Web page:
Dictionary of Irish Architects 1720 - 1940

Architect, of Clarendon Street, Dublin. John Smyth or Smith was an architect of substance in Dublin from the late 1750s until his death in 1775. His parentage is not recorded.(1) His known works suggest a link with the established church in the diocese of Dublin. He was involved in some way in the building of three Dublin city churches - St Catherine's, St Thomas's and St Werburgh's -and he designed the monument to Archbishop Arthur Smyth (d.1771) in St Patrick's Cathedral. St Catherine's, St Thomas's and the monument are all illustrated in Pool & Cash's Views…in the City of Dublin (1770), which names Smyth as the architect of all three and of 'several other of our public buildings'.(2) In 1760 he was presented with the Freedom of the Corporation of Bricklayers and Plaisterers in a silver box.(3)

Smyth appears to have been as much an engineer as an architect. In 1763 he was engaged by the Ballast Office to carry on the construction of the east abutment of the South Wall of Dublin harbour,(4) which included the erection of the Poolbeg lighthouse at its eastern extremity. The lighthouse was completed in 1767, and in October of the following year the Corporation ordered that Smyth be officially thanked and presented with a piece of plate worth twenty guineas 'in testimony of their approbation of his conducting and completing with very great difficulty the building of the lighthouse, in a a manner so judicious, permanent, and elegant'.(5) Smyth continued to direct work on the east abutment at a salary of £200 per annum until his death.(6) In 1763 he was also consulted by the Corporation's Pipe Water Committee for advice on the city's water supply. He was asked 'to view the river Anna Liffey at or near Island Bridge, and to examine the difference of the height from the bason to the river, and the practicability of throwing the water by an engine from thence into the bason'.(7) He duly produced a scheme, which was not adopted;(8) it was presumably for this report and proposal that the Corporation ordered he should be paid £30 in January 1766.(9)

Smyth held the post of Surveyor of Revenue Buildings from at least 1765 or 1766 until his death,(10) when he was succeeded by THOMAS IVORY. THOMAS IVORY. (11) He died early in 1775 and his library was auctioned the following June.(12) He was a subscriber to the Rev. John Payne's Twelve Designs of Country Houses(1757), to the First Volume of the Instructions given in the Drawing School established by the Dublin-Society (1769) and to the fifth volume of Vitruvius Britannicus (by John Woolfe & James Gandon, 1771).

Address:(13) Clarendon Street, 1760-1774; 15 Clarendon Street, 1775.

See WORKS.



References



(1) A John Smyth, organist and harpsichord player at the Crow Street Music Hall was living in Clarendon Street in 1738.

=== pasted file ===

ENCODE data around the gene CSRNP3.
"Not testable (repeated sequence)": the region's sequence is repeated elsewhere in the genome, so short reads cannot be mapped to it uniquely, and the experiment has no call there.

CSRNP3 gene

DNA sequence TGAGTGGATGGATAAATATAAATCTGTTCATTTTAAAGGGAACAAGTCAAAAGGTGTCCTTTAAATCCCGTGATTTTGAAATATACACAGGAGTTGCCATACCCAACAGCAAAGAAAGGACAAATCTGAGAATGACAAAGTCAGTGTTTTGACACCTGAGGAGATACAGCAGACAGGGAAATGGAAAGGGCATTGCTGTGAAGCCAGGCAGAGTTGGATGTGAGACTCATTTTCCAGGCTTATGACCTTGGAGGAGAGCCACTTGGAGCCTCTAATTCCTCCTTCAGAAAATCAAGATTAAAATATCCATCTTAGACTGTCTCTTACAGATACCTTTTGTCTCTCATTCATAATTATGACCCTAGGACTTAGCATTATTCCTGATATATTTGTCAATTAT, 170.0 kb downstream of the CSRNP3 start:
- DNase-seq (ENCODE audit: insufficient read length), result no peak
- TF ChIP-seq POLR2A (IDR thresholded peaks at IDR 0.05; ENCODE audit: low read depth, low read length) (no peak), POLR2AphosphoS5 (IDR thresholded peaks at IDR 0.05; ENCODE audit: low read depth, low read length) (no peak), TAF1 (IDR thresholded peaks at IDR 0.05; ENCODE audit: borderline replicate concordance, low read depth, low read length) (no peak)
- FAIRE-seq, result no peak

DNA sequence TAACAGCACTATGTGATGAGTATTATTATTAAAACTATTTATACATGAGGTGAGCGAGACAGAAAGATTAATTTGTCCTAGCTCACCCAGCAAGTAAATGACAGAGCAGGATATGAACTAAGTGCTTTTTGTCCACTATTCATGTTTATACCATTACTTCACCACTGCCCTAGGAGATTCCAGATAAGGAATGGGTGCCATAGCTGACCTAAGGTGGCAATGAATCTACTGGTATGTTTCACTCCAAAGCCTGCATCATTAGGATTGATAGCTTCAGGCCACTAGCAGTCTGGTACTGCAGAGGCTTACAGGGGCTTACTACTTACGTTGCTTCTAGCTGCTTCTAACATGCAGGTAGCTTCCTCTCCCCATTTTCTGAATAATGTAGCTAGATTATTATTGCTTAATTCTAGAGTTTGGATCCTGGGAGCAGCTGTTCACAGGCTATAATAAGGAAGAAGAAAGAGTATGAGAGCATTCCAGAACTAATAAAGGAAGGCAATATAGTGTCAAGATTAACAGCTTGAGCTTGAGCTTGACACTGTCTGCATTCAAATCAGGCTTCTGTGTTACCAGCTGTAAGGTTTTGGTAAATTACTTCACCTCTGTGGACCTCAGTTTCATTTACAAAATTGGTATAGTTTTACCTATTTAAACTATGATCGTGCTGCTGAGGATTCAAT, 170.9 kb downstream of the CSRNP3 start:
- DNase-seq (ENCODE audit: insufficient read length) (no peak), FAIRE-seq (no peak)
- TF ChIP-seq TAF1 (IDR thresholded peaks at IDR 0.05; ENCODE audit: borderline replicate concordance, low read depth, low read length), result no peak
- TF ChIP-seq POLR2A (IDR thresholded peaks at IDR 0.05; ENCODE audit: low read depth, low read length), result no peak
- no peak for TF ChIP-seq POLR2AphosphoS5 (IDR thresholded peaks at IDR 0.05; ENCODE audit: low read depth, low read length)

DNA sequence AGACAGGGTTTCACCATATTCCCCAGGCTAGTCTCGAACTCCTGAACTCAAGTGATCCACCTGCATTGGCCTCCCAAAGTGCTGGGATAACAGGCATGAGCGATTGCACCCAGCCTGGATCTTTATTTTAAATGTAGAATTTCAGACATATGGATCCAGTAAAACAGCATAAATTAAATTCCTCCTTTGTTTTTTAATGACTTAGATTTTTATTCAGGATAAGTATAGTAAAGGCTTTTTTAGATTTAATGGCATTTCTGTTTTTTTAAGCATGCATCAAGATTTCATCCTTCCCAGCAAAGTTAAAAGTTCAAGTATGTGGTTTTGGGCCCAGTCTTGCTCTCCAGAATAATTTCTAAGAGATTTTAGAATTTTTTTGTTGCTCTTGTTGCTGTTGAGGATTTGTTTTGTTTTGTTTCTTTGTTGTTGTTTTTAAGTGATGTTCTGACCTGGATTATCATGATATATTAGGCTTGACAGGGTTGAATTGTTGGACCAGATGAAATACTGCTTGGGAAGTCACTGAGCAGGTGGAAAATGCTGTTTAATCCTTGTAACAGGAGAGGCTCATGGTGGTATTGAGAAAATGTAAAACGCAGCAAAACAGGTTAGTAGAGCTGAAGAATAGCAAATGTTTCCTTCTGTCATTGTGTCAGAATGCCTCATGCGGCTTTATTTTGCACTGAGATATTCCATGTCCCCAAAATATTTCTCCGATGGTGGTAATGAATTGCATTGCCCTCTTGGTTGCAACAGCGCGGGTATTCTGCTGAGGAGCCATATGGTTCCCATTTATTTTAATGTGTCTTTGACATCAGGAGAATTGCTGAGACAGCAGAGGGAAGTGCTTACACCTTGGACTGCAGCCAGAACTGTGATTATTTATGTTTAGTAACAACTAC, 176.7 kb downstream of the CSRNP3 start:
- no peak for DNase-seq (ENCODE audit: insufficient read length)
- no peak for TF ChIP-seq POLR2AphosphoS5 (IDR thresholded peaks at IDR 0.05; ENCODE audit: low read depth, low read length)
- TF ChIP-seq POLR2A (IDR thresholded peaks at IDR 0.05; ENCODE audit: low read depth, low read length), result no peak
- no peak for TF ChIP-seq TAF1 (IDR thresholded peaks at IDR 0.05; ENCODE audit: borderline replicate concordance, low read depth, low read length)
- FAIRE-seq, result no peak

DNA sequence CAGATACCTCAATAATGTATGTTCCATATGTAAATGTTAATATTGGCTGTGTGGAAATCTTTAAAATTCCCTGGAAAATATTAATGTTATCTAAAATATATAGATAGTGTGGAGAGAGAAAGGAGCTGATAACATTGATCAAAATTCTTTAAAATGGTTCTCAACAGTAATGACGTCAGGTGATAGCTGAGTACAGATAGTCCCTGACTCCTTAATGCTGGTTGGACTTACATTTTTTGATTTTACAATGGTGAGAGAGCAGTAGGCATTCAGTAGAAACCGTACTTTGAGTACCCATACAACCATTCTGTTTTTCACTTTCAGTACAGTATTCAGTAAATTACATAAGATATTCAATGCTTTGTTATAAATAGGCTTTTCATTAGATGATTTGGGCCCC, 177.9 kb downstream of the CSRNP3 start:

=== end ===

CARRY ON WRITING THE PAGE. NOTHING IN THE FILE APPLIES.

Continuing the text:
(2) Robert Pool & John Cash, Views of the most remarkable public buildings, monuments and other edifices in the city of Dublin (1780), 93.
(3) Faulkner's Dublin Journal, 18-22 Nov 1760.
(4) CARD XI, 129.
(5) CARD XI, 453; see also Freeman's Journal 22-25 Oct 1768 (IAA, Edward McParland files, Acc. 2008/44).
(6) Faulkner's Dublin Journal, 6-8 Dec 1770; CARD XII, 156.
(7) CARD XI, 150-151.
(8) CARD XI, 265-6.
(9) CARD XI, 310-11.
(10) He is so described in Wilson's Directory from 1766 until 1775.
(11) Faulkner's Dublin Journal, 22-25 Apr 1875.
(12) Dublin Journal, 29 Jun 1775 (IAA, Edward McParland files, Acc. 2008/44).
(13) From Wilson's Dublin Directory.


9 work entries listed in chronological order for SMYTH, JOHN [1]


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Building: CO. DUBLIN, DUBLIN, MARLBOROUGH STREET, ST THOMAS'S CHURCH (CI, OLD)
Date: 1758-1762
Nature: New church, modelled on Palladio's church of the Rendentore at Venice. FS laid 1758; finished 1762; '...the church of St Thomas is an exact copy from a design by Palladio, with some omissions, not to the advantage of the composition' (Malton).
Refs: Robert Pool & John Cash, Views of the most remarkable public buildings, monuments and other edifices in the city of Dublin (1780), 90(illus.);  James Malton, A Picturesque and descriptive view of the city of Dublin (1799), unpaginated;  IB 8, 1 Feb 1866, 30; 64, 29 Jul 1922, 525(illus.); APSD, S, 93; H.A. Wheeler & M.J. Craig, The Dublin City Churches (1948), 36; M. Craig, Dublin 1660-1860 (1952), 179; E. McParland, Public Architecture in Ireland: 1680-1760 (2001), 203;  Christine Casey, The Buildings of Ireland: Dublin (2005), 125.

Building: CO. DUBLIN, DUBLIN, COLLEGE GREEN, TRINITY COLLEGE, PROVOST'S HOUSE
Date: 1759
Nature: 'Smith Architect' paid £22.15s. for plan for same but may not be responsible for building as executed. For Provost Francis Andrews. (Facade copied from Lord Burlington's design for house for General Wade in Mayfair.)